Do not be discouraged, God is at work

I grew up in Southern California. On hot days, my imagination turns to the beach—to cooling off with a dip in the ocean and perhaps even to time spent surfing. When I lived in Italy, I joined the thousands of people who flee Rome every summer—I spent the hottest parts of the year with my family in Sicily. Since I’ve come to Colorado, I’ve spent hot days in the mountains, hiking into cooler temperatures and shady forests.

No one wants to spend a summer day in the heat and congestion of the city. Saturday, June 22 was very hot, especially in the city. But on that day, like many of you, I witnessed hundreds of Coloradans gather in the center of Denver. They gathered together to pray. They gathered to ask the Lord to protect, to lead and to bless our nation.

A few days later, the United States Supreme Court dealt a crushing blow to family life in our nation. The U.S. v. Windsor decision, released by the Supreme Court on June 26, suggested that our government can find no difference between same-sex relationships and the grace and gift of true marriage—which exists only between a man and a woman.

The decision is frightening, and gravely disappointing.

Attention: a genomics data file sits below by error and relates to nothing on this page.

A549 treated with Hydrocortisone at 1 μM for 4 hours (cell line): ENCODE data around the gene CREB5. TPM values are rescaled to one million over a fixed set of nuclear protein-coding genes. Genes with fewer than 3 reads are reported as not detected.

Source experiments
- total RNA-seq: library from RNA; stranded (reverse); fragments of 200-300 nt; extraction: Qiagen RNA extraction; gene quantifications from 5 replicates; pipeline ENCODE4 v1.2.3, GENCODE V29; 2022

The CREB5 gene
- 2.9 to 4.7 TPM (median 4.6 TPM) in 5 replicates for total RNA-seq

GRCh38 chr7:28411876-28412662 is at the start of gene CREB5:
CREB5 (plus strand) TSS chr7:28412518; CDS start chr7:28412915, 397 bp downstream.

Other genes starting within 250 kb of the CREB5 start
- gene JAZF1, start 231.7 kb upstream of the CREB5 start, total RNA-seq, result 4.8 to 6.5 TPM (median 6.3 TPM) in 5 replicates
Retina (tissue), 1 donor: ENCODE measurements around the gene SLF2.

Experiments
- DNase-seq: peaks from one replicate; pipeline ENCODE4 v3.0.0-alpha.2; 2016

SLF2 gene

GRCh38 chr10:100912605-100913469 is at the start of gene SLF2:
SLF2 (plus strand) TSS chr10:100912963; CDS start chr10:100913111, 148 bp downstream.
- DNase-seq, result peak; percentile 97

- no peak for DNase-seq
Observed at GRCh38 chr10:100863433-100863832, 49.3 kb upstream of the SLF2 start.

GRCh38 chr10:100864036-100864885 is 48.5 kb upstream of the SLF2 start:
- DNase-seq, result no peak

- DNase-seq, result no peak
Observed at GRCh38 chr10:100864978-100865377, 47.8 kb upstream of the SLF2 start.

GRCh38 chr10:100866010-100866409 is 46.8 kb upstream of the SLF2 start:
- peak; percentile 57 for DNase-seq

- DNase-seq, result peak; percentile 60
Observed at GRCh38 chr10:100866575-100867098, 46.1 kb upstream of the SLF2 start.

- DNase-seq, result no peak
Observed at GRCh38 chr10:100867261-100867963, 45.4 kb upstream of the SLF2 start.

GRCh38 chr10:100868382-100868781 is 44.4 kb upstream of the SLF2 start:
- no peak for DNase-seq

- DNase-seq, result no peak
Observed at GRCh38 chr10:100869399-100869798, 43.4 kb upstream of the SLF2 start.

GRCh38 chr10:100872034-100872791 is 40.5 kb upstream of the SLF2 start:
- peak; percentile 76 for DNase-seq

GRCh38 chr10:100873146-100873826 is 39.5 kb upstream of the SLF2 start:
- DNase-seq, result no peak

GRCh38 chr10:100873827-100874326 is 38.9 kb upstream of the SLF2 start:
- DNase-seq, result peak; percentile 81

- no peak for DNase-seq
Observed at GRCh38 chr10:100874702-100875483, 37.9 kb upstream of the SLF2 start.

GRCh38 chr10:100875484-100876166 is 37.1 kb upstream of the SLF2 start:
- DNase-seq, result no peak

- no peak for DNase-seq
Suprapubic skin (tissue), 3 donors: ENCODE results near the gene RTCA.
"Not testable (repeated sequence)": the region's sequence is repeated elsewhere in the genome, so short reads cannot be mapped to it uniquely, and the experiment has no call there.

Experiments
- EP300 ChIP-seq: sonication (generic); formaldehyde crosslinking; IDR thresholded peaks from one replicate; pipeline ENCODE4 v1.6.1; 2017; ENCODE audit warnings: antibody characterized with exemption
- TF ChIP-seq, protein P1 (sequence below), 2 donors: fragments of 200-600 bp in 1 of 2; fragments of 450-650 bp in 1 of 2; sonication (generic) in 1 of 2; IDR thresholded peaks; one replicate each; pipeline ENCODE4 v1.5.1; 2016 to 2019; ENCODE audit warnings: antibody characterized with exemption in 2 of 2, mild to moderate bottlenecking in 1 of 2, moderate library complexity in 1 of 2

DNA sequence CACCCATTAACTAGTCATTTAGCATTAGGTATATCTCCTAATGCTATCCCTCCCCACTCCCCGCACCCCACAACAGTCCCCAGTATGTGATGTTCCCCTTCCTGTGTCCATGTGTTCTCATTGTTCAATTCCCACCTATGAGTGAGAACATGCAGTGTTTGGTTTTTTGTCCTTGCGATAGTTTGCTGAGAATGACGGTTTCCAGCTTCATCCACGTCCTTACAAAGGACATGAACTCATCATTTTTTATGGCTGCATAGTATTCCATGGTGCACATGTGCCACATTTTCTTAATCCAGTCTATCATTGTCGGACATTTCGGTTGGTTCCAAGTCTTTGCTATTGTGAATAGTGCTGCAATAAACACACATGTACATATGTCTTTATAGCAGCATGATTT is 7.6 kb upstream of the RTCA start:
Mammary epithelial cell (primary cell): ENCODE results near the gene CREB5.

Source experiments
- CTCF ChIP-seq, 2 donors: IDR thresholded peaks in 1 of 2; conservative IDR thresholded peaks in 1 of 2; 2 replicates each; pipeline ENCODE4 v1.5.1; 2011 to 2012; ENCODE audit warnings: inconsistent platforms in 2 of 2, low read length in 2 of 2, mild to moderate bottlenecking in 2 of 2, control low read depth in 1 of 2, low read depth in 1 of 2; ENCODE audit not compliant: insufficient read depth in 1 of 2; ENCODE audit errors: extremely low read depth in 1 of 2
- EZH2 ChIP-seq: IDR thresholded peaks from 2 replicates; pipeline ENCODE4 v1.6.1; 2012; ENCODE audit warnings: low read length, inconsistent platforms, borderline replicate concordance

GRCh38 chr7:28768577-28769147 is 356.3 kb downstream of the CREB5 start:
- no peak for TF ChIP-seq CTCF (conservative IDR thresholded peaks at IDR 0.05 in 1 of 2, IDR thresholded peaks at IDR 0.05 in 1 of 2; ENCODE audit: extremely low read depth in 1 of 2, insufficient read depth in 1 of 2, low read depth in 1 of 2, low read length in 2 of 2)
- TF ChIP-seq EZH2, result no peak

At the same time, in Texas, anti-life advocates worked furiously this week to prevent laws from passing that would protect the unborn across the state. The hate expressed for those who would protect the unborn was disturbing.

It can be easy to take stock of our nation and be discouraged. To presume that we are destined for destruction. To imagine that God has left us, mired in our own sinfulness.

Brothers and sisters, the Gospel faces unprecedented challenges in our nation. Christians are an ever-shrinking minority. And many Christians are unformed and uneducated—unable to explain or defend even the basic moral tenets of our faith. Furthermore, secular  agendas—anti-life, anti-family, anti-truth—are well organized, powerful and determined to undermine truth.

But the Lord has not left us. Our prayers—like those prayers in the heat June 22—effect real change. They consecrate our nation to the Lord.  And whether we see it or not, the Lord is working in our country.